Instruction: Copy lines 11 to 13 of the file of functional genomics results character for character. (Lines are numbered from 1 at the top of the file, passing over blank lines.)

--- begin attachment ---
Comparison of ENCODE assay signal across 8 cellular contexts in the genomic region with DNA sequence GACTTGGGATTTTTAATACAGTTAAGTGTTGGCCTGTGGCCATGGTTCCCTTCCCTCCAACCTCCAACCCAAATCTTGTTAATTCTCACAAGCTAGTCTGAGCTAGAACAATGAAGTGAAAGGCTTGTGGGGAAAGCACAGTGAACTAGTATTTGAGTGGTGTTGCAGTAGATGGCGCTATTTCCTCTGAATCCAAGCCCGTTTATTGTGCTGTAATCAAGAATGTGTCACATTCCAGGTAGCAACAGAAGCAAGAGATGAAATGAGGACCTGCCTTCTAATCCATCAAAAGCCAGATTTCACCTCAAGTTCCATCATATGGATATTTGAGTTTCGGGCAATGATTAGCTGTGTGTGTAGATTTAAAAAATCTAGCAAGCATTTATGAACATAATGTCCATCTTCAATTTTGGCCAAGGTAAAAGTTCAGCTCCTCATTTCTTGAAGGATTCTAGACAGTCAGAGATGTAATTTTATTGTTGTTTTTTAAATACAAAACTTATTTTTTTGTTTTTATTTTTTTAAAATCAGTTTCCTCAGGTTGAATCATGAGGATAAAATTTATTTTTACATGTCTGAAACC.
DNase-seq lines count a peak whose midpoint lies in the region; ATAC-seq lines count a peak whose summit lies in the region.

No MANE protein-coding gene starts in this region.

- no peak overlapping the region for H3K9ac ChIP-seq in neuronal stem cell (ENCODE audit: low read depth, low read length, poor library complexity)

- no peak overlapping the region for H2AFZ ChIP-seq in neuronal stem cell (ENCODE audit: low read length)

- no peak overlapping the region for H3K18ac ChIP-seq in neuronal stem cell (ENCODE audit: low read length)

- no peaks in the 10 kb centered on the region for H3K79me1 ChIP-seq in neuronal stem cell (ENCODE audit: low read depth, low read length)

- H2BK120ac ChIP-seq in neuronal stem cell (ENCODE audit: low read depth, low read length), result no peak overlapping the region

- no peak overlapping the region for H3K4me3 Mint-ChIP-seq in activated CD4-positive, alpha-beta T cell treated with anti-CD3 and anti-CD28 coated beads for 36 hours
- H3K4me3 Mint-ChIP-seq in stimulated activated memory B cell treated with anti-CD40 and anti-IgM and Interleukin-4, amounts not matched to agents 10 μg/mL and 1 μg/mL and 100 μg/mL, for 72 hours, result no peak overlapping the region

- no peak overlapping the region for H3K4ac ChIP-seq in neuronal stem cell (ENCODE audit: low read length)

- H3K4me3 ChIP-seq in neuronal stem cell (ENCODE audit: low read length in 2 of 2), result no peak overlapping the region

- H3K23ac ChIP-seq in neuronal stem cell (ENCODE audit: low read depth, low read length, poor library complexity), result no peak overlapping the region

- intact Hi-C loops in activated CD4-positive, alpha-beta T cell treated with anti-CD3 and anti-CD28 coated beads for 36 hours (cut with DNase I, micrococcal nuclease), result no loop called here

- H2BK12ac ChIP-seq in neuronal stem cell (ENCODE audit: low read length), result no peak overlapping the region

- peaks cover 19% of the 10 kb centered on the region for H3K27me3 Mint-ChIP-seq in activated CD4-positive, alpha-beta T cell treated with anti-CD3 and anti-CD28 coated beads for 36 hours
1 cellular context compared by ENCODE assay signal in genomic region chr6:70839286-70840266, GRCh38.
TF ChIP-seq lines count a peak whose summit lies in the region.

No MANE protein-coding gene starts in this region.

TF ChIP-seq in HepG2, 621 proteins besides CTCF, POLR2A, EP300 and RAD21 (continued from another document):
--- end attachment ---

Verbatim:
- no peak overlapping the region for H3K4ac ChIP-seq in neuronal stem cell (ENCODE audit: low read length)

- H3K4me3 ChIP-seq in neuronal stem cell (ENCODE audit: low read length in 2 of 2), result no peak overlapping the region

- H3K23ac ChIP-seq in neuronal stem cell (ENCODE audit: low read depth, low read length, poor library complexity), result no peak overlapping the region